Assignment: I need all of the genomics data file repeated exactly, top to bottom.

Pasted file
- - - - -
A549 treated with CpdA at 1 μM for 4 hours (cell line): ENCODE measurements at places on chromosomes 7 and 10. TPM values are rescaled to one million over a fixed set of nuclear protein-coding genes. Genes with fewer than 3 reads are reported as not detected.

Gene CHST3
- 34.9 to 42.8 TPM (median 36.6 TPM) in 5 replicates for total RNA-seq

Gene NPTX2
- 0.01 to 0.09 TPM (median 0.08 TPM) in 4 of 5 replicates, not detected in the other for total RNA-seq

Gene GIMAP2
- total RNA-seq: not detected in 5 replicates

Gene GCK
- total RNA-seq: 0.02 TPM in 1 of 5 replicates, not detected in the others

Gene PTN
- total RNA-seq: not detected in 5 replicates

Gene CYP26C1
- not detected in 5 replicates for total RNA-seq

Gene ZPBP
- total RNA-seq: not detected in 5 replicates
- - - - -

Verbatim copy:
A549 treated with CpdA at 1 μM for 4 hours (cell line): ENCODE measurements at places on chromosomes 7 and 10. TPM values are rescaled to one million over a fixed set of nuclear protein-coding genes. Genes with fewer than 3 reads are reported as not detected.

Gene CHST3
- 34.9 to 42.8 TPM (median 36.6 TPM) in 5 replicates for total RNA-seq

Gene NPTX2
- 0.01 to 0.09 TPM (median 0.08 TPM) in 4 of 5 replicates, not detected in the other for total RNA-seq

Gene GIMAP2
- total RNA-seq: not detected in 5 replicates

Gene GCK
- total RNA-seq: 0.02 TPM in 1 of 5 replicates, not detected in the others

Gene PTN
- total RNA-seq: not detected in 5 replicates

Gene CYP26C1
- not detected in 5 replicates for total RNA-seq

Gene ZPBP
- total RNA-seq: not detected in 5 replicates